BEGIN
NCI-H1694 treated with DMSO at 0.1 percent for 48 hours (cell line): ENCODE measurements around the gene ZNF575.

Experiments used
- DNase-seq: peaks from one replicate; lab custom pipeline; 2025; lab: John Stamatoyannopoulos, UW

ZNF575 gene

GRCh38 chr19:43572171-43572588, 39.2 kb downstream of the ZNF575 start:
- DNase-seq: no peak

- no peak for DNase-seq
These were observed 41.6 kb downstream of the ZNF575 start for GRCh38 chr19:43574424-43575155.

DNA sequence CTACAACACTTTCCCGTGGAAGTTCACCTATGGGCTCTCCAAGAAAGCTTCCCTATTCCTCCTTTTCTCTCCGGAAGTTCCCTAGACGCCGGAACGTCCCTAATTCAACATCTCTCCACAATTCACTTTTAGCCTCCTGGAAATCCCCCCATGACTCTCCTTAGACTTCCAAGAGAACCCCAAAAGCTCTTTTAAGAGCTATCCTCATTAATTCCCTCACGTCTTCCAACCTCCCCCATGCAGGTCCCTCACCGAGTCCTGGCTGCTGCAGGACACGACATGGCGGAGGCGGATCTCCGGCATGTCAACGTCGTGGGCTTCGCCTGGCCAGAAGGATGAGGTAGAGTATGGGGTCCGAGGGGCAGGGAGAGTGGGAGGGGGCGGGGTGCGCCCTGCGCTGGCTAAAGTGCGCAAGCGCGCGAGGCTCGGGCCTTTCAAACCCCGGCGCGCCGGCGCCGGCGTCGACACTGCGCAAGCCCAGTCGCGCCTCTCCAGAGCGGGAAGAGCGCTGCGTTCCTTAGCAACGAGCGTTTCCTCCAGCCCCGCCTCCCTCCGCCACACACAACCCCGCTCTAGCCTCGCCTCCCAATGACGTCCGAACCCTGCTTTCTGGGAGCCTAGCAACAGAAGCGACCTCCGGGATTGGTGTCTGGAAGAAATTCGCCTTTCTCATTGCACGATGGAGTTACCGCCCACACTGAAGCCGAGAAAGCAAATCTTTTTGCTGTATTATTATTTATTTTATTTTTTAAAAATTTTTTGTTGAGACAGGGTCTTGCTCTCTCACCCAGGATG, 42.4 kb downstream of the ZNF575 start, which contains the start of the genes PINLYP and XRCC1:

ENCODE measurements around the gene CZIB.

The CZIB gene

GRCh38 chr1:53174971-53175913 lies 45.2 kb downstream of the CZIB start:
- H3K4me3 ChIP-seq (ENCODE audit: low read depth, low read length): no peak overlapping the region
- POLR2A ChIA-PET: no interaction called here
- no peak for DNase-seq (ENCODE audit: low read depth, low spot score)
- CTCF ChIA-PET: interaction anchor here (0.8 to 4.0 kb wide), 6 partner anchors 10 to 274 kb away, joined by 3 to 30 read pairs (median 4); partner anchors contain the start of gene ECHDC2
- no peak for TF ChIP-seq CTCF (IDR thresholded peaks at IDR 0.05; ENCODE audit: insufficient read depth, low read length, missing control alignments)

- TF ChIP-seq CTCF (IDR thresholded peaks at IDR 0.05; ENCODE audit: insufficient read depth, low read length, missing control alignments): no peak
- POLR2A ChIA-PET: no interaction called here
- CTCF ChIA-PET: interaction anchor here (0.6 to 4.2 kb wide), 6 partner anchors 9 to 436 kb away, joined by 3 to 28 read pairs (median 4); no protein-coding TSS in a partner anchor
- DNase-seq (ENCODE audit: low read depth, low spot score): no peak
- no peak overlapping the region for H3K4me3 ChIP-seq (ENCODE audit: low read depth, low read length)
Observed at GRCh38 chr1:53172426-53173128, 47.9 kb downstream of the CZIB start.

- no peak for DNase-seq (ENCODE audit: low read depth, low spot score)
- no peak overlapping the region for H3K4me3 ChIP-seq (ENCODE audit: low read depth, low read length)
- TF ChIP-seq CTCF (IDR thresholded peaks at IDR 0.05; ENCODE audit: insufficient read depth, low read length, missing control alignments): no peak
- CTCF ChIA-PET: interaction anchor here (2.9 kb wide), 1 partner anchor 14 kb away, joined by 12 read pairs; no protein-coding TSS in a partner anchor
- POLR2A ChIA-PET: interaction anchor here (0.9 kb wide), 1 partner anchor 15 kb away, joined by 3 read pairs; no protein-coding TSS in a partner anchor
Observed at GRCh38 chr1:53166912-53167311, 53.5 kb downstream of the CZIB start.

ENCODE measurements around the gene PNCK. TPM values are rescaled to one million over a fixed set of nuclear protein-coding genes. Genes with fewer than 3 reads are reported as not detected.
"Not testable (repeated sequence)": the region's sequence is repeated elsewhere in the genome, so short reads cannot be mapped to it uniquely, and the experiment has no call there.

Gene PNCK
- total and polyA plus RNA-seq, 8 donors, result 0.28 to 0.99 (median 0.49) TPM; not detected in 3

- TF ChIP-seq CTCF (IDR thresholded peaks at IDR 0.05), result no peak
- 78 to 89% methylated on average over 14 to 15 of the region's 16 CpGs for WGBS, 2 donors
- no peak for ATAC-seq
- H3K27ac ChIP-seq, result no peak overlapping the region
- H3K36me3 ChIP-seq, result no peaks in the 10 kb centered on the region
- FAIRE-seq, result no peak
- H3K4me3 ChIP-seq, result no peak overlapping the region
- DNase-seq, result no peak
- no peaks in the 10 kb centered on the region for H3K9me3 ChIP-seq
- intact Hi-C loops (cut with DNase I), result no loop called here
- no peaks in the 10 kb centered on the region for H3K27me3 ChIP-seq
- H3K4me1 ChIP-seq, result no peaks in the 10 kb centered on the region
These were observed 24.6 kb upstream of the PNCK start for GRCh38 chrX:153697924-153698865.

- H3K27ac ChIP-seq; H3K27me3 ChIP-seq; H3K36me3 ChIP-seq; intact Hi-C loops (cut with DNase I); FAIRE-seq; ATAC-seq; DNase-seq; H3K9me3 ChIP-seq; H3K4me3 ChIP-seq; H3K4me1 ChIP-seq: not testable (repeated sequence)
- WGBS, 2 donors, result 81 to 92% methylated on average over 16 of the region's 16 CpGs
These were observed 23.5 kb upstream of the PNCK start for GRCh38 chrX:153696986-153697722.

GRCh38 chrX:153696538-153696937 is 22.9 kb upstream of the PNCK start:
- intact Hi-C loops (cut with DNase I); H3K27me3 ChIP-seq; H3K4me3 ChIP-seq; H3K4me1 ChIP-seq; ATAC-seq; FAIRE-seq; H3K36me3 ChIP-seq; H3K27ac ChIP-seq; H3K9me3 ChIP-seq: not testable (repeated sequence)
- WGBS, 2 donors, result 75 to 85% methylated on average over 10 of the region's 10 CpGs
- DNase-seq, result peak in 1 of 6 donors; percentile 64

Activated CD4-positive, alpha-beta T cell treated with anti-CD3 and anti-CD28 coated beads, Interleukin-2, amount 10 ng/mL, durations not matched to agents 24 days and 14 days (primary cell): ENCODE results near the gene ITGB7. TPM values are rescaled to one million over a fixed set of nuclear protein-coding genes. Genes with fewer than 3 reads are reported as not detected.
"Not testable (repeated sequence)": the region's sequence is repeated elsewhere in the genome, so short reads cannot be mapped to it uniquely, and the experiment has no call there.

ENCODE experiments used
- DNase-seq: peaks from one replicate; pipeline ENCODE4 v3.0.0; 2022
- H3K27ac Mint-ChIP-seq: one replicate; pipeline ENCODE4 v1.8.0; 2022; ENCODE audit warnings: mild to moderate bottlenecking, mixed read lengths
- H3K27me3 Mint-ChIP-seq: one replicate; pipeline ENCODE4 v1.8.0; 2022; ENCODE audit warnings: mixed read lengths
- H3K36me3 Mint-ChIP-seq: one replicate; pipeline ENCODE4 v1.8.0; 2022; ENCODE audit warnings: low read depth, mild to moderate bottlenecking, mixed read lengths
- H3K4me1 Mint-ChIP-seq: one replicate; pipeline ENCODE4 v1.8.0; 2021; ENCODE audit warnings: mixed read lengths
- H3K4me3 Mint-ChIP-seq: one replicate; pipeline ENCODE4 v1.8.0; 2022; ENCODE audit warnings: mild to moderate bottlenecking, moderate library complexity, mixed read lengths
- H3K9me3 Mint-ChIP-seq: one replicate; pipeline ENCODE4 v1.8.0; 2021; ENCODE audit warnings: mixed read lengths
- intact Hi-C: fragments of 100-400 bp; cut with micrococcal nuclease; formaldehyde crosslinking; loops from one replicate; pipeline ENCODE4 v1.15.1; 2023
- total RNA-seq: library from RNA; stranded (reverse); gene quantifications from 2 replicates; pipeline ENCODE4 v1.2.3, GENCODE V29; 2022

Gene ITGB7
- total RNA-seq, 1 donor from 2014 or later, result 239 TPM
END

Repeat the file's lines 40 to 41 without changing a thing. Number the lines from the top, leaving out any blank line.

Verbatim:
- H3K4me3 ChIP-seq, result no peak overlapping the region
- DNase-seq, result no peak